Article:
27DE01: Yellow-rumped warbler at Willowbrook, foraging at the edge of the open stream, seen to catch a small worm prey.

19DE03. A yellow-rumped warbler at Willowbrook feeding on poison ivy berries and calling, the first seen there in weeks.

28SE10. Mayslake. Some yellow-rumps eating cedar berries.

26OC10. Mayslake. In recent days I have found that yellow-rumped warblers can produce the common warbler call-note (high pitched, briefer) in addition to their lower species specific note.

10DE10. Mayslake. Yellow-rumped warbler eating cedar berries near the mansion.

Yellow-rumped warbler eating a red cedar berry

Yellow-rumped warbler eating a red cedar berry

25AP11. Mayslake. A yellow-rump singing a patterned song repeatedly, very similar to Nashville warbler song but ending just different enough to distinguish.

29AP11. Mayslake. Another distinctive yellow-rump song, this one ending like the one earlier in the week but beginning with a rising sequence of notes as in a scale.

Northern Flicker Species Dossier

by Carl Strang

The flicker was a favorite bird of my childhood; it is so unlike other woodpeckers. That’s not to say that I can offer a lengthy dissertation about them from my own experience, hence the moderate length of my dossier on them.

Flicker, Northern

Male northern flicker

Male northern flicker

This is a woodpecker of savanna and open forest. Most migrate south in winter, passing through DuPage County in large waves. They nest in tree cavities (I have seen them excavating near Lafayette, Indiana, and at Willowbrook and Meacham Grove Forest Preserves in Illinois). Nests may be near the ground or higher in trees (6 feet up at Meacham, in a 7-foot-tall stump in a clearing; 20 feet up in a large black willow at Willowbrook). Flickers frequently forage on the ground, sometimes around ant nests. They also may feed on tree trunks in usual woodpecker fashion. Their flight is strong and direct; the white rump patch is distinctive. Vocalizations are diverse: “Flicka-flicka-flicka;” “E-e-e-e-e-e-e-e-e-e,” rising in volume and perhaps a little in pitch, gradually, then dropping again the last couple of notes (staccato short e’s). A “whoop-whoop-whoop” display flight sound, made by wings or voice. Alarm: flew up from ground with whooping wingbeats, and emitted a couple of loud “kleel” sounds.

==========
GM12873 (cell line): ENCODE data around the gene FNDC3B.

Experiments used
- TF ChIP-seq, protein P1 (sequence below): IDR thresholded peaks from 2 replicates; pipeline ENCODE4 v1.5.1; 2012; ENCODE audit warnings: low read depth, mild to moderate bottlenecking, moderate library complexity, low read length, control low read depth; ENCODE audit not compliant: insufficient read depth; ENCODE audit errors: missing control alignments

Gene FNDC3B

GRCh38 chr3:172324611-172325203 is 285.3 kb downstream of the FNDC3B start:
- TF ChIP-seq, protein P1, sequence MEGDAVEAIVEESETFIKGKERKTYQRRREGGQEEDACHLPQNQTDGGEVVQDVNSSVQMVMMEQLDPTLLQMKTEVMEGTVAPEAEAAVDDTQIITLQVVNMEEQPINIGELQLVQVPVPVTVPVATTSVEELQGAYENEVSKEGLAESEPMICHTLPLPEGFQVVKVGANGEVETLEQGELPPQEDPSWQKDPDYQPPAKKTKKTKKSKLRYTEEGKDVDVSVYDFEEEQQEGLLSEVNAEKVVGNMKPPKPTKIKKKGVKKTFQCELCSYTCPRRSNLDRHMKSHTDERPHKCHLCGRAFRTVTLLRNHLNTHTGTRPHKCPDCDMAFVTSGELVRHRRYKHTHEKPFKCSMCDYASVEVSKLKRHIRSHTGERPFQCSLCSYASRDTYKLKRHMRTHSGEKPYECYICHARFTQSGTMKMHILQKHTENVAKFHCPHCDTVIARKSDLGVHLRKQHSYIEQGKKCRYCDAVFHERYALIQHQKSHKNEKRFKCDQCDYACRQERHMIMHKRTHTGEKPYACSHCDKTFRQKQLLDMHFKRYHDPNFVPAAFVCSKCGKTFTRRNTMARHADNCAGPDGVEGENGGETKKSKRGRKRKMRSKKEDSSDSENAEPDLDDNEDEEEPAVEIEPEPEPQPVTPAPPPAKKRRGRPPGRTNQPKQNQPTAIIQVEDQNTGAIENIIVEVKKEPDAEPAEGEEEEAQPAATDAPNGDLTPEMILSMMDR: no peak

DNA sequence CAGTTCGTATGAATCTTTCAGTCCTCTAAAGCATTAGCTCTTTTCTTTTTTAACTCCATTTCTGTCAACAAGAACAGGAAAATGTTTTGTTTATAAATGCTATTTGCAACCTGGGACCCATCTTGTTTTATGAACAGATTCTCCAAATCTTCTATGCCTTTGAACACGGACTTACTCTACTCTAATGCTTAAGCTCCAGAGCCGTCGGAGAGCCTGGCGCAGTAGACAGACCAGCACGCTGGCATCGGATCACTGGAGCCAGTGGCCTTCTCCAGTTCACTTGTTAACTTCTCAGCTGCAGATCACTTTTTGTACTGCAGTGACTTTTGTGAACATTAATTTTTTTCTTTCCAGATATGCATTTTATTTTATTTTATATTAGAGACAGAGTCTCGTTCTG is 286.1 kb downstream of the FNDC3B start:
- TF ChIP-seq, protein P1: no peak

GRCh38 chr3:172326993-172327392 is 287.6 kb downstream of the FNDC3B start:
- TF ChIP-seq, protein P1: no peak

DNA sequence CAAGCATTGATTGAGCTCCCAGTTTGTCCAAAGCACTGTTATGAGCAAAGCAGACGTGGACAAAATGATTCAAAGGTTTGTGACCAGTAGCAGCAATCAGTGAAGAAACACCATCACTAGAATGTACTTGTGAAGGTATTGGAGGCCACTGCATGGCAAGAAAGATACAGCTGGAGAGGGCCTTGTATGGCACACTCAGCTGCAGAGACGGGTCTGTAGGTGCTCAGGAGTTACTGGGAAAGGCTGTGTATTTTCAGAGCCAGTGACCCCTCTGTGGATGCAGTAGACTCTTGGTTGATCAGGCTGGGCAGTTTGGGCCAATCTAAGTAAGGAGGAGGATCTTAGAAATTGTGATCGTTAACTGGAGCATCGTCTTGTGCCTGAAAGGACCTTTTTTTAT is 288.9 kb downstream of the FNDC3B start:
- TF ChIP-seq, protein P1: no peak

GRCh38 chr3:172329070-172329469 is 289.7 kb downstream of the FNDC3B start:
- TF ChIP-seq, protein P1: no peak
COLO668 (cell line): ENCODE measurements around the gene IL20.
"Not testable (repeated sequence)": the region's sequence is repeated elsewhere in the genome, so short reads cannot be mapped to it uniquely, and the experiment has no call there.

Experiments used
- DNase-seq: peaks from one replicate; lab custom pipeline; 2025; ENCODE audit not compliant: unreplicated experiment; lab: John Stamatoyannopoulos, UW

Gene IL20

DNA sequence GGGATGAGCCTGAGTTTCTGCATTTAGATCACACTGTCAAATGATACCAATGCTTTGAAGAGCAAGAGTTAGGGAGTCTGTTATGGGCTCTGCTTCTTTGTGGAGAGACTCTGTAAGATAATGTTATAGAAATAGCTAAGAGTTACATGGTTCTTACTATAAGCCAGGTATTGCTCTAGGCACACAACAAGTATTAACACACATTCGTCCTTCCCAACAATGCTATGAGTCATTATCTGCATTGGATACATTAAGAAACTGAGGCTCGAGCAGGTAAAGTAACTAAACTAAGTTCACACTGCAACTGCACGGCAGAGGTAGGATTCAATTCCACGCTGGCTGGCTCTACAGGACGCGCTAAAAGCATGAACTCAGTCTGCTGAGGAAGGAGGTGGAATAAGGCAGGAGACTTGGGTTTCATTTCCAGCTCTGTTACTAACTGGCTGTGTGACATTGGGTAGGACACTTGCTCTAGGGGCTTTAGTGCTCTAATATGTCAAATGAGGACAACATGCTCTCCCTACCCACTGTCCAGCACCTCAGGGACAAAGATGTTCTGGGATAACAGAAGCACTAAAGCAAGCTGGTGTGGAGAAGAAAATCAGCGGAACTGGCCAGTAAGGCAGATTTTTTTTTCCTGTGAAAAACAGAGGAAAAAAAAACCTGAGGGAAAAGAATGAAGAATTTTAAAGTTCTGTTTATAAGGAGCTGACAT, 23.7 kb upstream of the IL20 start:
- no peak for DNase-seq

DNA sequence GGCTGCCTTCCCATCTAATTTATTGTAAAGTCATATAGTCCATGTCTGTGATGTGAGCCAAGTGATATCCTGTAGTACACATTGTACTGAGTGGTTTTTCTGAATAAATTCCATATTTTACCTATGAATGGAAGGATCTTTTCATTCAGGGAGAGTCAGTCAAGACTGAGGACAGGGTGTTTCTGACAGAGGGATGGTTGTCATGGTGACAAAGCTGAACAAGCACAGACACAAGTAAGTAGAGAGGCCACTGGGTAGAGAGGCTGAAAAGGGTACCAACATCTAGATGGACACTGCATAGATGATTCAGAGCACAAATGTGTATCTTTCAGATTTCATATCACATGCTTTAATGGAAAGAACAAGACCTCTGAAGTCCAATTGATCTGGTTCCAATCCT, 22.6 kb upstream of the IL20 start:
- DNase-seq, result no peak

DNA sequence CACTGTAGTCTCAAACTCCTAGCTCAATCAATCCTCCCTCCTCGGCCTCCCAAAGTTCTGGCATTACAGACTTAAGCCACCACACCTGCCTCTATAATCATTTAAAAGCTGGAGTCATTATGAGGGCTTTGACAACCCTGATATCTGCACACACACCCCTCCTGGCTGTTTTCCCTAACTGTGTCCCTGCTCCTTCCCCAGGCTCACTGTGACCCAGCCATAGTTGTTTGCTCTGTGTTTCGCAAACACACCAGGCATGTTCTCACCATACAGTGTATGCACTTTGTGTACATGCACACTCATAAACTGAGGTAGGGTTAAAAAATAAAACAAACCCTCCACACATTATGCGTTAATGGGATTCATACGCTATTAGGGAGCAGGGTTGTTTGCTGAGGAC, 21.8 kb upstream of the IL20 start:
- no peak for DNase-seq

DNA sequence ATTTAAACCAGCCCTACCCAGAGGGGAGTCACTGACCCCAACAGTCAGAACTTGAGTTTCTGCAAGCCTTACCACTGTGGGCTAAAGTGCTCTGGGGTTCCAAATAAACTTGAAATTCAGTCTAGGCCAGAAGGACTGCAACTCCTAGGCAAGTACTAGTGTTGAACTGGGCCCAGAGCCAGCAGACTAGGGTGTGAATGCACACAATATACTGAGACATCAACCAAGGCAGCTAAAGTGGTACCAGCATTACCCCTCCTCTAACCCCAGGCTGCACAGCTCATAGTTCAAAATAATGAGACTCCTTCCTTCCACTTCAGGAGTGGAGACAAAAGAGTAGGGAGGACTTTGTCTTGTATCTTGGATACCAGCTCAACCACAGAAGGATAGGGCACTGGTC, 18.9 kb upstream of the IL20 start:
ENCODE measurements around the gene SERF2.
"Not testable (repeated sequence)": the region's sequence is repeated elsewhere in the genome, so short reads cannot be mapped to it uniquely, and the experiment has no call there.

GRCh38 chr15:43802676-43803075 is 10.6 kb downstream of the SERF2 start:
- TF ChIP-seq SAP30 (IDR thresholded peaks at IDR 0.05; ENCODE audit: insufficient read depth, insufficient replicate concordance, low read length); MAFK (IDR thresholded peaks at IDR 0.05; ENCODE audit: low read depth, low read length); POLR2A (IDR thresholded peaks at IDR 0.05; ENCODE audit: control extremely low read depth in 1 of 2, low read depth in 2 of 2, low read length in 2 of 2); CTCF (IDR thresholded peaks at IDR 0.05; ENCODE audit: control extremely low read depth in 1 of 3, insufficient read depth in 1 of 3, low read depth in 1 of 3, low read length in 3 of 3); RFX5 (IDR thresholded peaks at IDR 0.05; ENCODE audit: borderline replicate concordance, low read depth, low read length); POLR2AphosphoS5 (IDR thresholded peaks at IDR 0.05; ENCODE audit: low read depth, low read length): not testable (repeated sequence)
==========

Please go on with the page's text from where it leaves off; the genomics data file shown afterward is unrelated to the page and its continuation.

27MY86. One flicker chased another quietly from perch to perch in part of a willow canopy at Willowbrook. Chasing not too vigorous, and without vocalizations. Part of courtship?

The stiff tail feathers demonstrate this is a woodpecker. It is a little too intuitive to us that females like this one lack the male’s “mustache” marks.

The stiff tail feathers demonstrate this is a woodpecker. It is a little too intuitive to us that females like this one lack the male’s “mustache” marks.

30MR87. First of year observed.

15SE87. Several in Willowbrook Back 40. Also, 2 on 25SE, 1 on 30SE, and on 19OC.